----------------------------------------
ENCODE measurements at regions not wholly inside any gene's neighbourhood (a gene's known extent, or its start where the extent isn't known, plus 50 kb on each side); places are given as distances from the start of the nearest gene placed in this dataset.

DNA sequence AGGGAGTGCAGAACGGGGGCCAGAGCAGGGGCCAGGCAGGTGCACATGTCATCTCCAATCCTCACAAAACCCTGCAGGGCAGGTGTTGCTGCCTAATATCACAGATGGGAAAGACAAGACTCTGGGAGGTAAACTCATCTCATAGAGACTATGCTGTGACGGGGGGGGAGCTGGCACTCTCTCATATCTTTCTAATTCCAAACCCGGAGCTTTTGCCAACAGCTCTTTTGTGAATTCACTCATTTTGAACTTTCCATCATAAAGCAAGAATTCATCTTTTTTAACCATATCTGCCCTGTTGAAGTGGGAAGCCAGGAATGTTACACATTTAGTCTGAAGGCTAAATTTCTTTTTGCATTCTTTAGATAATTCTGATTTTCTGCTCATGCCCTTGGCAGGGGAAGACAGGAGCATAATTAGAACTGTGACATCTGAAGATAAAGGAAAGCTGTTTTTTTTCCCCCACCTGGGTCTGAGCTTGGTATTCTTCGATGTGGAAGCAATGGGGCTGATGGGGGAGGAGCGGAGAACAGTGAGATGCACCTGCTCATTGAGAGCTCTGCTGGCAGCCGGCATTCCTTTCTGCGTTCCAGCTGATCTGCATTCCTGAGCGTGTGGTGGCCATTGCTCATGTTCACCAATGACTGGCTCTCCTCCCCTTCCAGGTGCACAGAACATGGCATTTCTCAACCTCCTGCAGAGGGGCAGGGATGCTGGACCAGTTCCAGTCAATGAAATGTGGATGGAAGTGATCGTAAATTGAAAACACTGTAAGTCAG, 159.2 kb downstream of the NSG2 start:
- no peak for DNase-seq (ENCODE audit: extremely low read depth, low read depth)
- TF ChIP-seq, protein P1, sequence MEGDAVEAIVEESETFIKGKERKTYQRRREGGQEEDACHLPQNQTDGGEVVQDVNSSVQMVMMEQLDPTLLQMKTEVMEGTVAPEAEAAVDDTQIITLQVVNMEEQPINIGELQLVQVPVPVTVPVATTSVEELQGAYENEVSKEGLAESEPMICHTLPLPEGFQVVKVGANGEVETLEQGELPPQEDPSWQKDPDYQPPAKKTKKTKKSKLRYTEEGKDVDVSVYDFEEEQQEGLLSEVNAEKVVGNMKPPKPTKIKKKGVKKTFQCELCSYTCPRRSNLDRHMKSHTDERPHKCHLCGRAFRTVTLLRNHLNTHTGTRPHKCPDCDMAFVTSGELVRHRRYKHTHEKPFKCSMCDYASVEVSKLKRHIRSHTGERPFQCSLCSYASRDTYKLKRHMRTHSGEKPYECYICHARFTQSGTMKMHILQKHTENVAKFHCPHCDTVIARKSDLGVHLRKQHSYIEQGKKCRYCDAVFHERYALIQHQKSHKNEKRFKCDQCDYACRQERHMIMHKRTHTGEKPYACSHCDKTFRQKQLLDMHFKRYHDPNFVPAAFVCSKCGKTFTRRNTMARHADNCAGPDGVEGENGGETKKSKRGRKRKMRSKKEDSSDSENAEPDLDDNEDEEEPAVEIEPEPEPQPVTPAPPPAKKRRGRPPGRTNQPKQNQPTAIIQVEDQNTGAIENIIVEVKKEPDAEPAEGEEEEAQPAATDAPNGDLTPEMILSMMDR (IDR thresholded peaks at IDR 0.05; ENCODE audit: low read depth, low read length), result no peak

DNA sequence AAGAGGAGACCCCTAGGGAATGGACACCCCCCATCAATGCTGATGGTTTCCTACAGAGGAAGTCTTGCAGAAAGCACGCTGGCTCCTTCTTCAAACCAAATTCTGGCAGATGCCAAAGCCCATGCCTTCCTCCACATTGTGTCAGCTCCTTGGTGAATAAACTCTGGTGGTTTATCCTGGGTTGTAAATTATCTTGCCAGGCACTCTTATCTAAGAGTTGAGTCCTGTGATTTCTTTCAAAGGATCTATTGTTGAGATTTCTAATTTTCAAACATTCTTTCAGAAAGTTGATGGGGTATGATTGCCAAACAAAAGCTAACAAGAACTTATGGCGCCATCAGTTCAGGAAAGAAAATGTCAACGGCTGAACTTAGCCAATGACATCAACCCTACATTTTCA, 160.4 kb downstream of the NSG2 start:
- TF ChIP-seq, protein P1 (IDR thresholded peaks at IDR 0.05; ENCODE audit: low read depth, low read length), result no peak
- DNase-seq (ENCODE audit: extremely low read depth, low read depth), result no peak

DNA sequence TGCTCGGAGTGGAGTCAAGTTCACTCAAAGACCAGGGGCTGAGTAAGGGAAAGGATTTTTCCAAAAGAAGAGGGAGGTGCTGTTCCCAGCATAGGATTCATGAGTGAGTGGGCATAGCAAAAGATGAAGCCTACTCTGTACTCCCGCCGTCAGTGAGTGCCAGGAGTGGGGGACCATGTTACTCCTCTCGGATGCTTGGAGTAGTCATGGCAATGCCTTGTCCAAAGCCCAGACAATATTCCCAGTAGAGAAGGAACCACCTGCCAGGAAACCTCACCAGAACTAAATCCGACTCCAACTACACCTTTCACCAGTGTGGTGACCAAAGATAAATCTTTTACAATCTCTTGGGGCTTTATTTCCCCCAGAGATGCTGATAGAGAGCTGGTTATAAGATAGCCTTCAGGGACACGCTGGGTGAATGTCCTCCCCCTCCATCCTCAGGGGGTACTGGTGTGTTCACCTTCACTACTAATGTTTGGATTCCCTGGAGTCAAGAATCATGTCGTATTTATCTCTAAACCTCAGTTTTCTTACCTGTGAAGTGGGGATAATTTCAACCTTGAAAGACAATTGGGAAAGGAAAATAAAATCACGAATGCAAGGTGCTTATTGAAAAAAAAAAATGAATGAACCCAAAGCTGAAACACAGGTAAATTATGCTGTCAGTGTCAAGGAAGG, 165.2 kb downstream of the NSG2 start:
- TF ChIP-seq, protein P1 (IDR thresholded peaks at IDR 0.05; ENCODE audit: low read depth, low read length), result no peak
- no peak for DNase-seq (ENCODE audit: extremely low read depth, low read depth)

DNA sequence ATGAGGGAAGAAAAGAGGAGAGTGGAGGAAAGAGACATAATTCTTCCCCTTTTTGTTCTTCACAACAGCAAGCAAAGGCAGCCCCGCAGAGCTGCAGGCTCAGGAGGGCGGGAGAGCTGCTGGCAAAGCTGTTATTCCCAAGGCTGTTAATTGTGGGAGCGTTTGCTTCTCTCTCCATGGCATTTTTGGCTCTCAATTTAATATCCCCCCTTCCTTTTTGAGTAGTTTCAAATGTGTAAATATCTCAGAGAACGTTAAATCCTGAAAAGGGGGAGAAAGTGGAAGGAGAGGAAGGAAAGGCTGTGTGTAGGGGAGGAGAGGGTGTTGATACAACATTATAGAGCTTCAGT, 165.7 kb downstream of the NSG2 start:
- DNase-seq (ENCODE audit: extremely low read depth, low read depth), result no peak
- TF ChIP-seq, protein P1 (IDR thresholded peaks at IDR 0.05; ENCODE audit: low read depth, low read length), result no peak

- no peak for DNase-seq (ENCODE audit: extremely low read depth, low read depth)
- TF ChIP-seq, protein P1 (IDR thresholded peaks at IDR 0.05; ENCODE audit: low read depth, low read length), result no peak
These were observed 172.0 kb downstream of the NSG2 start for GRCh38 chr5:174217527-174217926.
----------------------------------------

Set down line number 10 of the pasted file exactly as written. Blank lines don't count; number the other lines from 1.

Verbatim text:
- no peak for DNase-seq (ENCODE audit: extremely low read depth, low read depth)